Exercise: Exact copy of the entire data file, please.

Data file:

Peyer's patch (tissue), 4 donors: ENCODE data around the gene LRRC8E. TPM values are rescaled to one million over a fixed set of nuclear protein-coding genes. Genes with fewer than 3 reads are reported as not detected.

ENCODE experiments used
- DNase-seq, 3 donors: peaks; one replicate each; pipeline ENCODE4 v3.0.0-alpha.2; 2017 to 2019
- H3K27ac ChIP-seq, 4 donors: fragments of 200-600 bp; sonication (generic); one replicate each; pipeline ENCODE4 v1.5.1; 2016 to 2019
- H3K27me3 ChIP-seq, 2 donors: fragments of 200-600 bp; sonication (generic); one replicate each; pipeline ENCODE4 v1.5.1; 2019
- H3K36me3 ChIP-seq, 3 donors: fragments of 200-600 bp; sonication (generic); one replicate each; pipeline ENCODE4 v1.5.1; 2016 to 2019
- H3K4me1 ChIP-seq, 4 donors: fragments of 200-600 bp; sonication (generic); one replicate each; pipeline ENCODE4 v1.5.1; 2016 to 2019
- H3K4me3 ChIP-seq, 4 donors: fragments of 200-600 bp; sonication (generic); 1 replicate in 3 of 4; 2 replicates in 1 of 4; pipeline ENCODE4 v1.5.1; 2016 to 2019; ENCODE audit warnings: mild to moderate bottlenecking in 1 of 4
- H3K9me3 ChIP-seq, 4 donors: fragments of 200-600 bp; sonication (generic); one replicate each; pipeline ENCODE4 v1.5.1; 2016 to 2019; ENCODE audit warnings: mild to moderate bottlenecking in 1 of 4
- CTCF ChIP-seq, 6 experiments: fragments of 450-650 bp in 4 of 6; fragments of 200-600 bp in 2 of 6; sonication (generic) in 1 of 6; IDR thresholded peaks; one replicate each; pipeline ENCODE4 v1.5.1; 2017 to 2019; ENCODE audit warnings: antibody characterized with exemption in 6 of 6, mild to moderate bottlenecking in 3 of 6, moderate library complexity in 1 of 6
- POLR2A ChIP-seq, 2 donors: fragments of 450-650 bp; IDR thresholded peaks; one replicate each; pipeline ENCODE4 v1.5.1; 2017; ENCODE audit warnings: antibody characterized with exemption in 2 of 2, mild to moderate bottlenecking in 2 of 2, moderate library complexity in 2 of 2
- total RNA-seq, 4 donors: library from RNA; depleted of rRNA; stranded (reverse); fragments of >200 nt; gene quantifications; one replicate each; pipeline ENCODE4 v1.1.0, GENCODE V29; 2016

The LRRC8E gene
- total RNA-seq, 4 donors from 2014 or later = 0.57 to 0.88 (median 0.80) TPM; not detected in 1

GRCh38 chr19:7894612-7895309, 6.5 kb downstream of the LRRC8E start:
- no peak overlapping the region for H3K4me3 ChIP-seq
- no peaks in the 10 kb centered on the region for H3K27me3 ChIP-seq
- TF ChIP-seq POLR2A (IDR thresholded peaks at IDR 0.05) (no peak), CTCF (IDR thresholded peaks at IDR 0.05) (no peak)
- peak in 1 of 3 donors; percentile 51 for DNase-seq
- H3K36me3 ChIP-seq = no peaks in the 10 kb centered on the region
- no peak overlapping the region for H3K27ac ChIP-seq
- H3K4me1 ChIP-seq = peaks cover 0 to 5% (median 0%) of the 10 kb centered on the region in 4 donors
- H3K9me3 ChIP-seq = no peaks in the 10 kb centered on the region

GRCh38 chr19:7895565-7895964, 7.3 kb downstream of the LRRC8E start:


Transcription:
Peyer's patch (tissue), 4 donors: ENCODE data around the gene LRRC8E. TPM values are rescaled to one million over a fixed set of nuclear protein-coding genes. Genes with fewer than 3 reads are reported as not detected.

ENCODE experiments used
- DNase-seq, 3 donors: peaks; one replicate each; pipeline ENCODE4 v3.0.0-alpha.2; 2017 to 2019
- H3K27ac ChIP-seq, 4 donors: fragments of 200-600 bp; sonication (generic); one replicate each; pipeline ENCODE4 v1.5.1; 2016 to 2019
- H3K27me3 ChIP-seq, 2 donors: fragments of 200-600 bp; sonication (generic); one replicate each; pipeline ENCODE4 v1.5.1; 2019
- H3K36me3 ChIP-seq, 3 donors: fragments of 200-600 bp; sonication (generic); one replicate each; pipeline ENCODE4 v1.5.1; 2016 to 2019
- H3K4me1 ChIP-seq, 4 donors: fragments of 200-600 bp; sonication (generic); one replicate each; pipeline ENCODE4 v1.5.1; 2016 to 2019
- H3K4me3 ChIP-seq, 4 donors: fragments of 200-600 bp; sonication (generic); 1 replicate in 3 of 4; 2 replicates in 1 of 4; pipeline ENCODE4 v1.5.1; 2016 to 2019; ENCODE audit warnings: mild to moderate bottlenecking in 1 of 4
- H3K9me3 ChIP-seq, 4 donors: fragments of 200-600 bp; sonication (generic); one replicate each; pipeline ENCODE4 v1.5.1; 2016 to 2019; ENCODE audit warnings: mild to moderate bottlenecking in 1 of 4
- CTCF ChIP-seq, 6 experiments: fragments of 450-650 bp in 4 of 6; fragments of 200-600 bp in 2 of 6; sonication (generic) in 1 of 6; IDR thresholded peaks; one replicate each; pipeline ENCODE4 v1.5.1; 2017 to 2019; ENCODE audit warnings: antibody characterized with exemption in 6 of 6, mild to moderate bottlenecking in 3 of 6, moderate library complexity in 1 of 6
- POLR2A ChIP-seq, 2 donors: fragments of 450-650 bp; IDR thresholded peaks; one replicate each; pipeline ENCODE4 v1.5.1; 2017; ENCODE audit warnings: antibody characterized with exemption in 2 of 2, mild to moderate bottlenecking in 2 of 2, moderate library complexity in 2 of 2
- total RNA-seq, 4 donors: library from RNA; depleted of rRNA; stranded (reverse); fragments of >200 nt; gene quantifications; one replicate each; pipeline ENCODE4 v1.1.0, GENCODE V29; 2016

The LRRC8E gene
- total RNA-seq, 4 donors from 2014 or later = 0.57 to 0.88 (median 0.80) TPM; not detected in 1

GRCh38 chr19:7894612-7895309, 6.5 kb downstream of the LRRC8E start:
- no peak overlapping the region for H3K4me3 ChIP-seq
- no peaks in the 10 kb centered on the region for H3K27me3 ChIP-seq
- TF ChIP-seq POLR2A (IDR thresholded peaks at IDR 0.05) (no peak), CTCF (IDR thresholded peaks at IDR 0.05) (no peak)
- peak in 1 of 3 donors; percentile 51 for DNase-seq
- H3K36me3 ChIP-seq = no peaks in the 10 kb centered on the region
- no peak overlapping the region for H3K27ac ChIP-seq
- H3K4me1 ChIP-seq = peaks cover 0 to 5% (median 0%) of the 10 kb centered on the region in 4 donors
- H3K9me3 ChIP-seq = no peaks in the 10 kb centered on the region

GRCh38 chr19:7895565-7895964, 7.3 kb downstream of the LRRC8E start: